INSTRUCTIONS ON RECORDS DESTRUCTION
When records have fulfilled their retention period, and as long as there are no legal,
administrative, auditing, or access holds on the material, non-permanent records may be
destroyed. Duplicate records should not be kept any longer than the originals. The preferred
method of destruction is shredding.
The destruction of all records must be documented so that your academic department is able to
ascertain whether a record has been destroyed and in the event of a dispute, lawsuit,
investigation, subpoena, summons, or other legal or formal process. Recordkeeping systems and
any other documentation should note which retention schedule or protocol authorizes the
destruction of the records. The specific schedule number should be documented along with the
date of destruction.
Prior to destruction, records must be recorded and the archives notified to ensure that vital
university records and records of enduring value are not discarded or destroyed. Complete the
Records Destruction Certificate and forward to the Archives.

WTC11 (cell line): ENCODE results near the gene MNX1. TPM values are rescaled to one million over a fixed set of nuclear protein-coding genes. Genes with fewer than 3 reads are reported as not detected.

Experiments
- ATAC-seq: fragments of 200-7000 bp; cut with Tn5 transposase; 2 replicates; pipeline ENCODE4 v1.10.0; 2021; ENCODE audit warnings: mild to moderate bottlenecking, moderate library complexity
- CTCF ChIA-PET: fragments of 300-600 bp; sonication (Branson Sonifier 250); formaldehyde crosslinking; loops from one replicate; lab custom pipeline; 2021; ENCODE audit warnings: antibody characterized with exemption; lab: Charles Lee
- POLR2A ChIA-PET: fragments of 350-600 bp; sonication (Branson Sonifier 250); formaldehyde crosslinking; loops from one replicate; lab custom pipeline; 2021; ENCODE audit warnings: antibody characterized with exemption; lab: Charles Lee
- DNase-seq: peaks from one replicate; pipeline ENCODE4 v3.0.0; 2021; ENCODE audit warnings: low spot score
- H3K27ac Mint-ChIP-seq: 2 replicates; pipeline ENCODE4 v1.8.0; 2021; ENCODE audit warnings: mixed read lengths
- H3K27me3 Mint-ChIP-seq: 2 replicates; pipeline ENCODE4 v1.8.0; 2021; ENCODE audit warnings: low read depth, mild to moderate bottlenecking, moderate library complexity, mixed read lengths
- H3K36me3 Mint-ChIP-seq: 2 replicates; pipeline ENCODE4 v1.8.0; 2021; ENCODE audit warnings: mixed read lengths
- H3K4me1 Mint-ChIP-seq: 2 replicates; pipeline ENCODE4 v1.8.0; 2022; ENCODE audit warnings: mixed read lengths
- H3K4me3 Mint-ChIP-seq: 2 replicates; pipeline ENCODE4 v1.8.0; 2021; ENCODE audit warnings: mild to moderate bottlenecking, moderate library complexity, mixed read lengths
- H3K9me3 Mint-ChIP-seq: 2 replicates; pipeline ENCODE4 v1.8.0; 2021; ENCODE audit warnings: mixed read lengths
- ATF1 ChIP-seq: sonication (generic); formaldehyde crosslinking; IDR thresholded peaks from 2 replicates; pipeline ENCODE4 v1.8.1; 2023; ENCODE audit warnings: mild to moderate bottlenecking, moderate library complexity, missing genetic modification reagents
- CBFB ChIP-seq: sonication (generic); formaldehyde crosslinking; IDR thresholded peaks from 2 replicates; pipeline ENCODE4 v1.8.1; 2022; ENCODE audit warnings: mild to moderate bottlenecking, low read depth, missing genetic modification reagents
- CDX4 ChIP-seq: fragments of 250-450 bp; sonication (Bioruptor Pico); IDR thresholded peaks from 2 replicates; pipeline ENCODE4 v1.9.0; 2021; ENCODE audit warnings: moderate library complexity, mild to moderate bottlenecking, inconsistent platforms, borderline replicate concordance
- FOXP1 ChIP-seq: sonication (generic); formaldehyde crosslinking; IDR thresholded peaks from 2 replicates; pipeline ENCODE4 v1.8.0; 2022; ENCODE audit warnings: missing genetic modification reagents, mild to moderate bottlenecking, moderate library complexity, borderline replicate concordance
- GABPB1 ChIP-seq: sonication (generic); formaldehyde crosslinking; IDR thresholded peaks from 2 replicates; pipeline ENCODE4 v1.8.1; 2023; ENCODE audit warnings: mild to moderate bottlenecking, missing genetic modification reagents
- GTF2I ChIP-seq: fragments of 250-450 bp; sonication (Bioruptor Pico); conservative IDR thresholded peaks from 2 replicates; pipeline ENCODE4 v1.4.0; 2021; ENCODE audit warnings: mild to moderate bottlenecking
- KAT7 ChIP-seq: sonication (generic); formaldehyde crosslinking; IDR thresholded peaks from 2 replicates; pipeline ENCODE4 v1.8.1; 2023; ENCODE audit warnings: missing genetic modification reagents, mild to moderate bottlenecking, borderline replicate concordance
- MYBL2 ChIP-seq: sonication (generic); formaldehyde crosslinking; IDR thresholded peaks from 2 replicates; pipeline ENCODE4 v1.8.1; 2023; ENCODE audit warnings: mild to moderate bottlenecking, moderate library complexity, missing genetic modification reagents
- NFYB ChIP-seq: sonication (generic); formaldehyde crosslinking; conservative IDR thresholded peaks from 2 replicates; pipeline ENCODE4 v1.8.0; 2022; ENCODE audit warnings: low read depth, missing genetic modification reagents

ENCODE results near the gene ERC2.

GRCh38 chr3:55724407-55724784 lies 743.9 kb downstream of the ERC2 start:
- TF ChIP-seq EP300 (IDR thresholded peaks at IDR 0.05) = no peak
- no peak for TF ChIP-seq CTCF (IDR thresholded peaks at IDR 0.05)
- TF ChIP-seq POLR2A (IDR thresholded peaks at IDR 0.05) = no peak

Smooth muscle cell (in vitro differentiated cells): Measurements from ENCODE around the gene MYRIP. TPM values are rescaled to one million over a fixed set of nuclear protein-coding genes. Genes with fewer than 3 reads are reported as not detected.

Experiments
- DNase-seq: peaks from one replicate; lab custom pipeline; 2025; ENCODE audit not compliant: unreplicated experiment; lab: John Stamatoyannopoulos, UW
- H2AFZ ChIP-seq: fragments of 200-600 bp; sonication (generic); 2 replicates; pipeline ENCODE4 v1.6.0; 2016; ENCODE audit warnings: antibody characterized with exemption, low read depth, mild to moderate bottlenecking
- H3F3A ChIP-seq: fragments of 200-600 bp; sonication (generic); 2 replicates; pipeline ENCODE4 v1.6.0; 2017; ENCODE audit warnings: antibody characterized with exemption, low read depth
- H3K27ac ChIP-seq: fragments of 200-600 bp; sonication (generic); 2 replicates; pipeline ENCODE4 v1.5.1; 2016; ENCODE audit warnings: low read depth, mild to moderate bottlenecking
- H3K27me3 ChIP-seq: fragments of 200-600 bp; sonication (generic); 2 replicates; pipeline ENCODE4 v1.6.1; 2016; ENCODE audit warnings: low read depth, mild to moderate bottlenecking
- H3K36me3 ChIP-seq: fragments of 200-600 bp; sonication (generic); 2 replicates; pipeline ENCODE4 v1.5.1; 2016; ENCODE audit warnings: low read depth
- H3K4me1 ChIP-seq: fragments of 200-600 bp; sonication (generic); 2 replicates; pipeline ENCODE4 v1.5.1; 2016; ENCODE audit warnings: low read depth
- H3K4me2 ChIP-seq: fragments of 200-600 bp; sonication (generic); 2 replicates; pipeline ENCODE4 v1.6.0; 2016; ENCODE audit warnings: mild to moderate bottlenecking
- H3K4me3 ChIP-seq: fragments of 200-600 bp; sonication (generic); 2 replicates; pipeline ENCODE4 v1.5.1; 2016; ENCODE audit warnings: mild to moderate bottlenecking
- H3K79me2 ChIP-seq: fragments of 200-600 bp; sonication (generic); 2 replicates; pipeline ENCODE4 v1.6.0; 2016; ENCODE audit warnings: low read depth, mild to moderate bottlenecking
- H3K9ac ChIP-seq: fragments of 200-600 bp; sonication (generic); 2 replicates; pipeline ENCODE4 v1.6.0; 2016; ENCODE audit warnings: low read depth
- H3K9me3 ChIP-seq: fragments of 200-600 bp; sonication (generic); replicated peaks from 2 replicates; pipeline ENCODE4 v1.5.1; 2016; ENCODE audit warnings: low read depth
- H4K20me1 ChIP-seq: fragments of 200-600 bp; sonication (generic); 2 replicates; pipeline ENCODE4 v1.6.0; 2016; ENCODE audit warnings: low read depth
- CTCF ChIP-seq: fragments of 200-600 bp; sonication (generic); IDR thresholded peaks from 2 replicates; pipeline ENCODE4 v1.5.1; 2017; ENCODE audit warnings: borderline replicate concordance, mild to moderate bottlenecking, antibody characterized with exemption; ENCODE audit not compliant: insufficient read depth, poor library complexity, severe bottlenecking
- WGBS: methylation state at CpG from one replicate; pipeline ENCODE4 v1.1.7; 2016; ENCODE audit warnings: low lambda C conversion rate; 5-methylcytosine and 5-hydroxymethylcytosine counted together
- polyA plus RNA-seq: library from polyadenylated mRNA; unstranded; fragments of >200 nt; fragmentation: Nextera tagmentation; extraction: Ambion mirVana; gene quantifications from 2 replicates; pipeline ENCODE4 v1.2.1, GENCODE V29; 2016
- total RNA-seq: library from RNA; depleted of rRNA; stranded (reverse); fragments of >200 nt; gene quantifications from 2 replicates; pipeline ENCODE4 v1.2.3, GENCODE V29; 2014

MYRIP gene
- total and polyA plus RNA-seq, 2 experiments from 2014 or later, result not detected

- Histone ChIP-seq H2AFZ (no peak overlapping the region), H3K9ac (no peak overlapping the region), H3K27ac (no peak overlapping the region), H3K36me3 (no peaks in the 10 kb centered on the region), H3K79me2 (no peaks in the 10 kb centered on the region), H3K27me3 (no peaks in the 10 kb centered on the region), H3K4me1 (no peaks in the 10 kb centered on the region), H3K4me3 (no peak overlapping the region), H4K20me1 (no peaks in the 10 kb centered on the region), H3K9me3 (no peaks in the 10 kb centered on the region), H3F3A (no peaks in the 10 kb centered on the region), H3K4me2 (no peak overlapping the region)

You should also consider keeping a destruction register that will link individual records to be
destroyed to consignments sent for destruction. This register, together with a copy of the Records
Destruction Certificate, will serve as proof that records have actually been destroyed.
A copy of the Records Destruction Certificate should be filed together with any other destruction
documentation, for example, records of internal approval. A record of the method of destruction
should be included in the Certificate of Destruction.
An office may wish to reduce its storage requirement or have quick access to needed documents.
If you plan to digitize your original paper records, please notify the archives before you begin.
Destruction of the originals can then be initiated and a completed Records Destruction
Certificate forwarded to the Archives.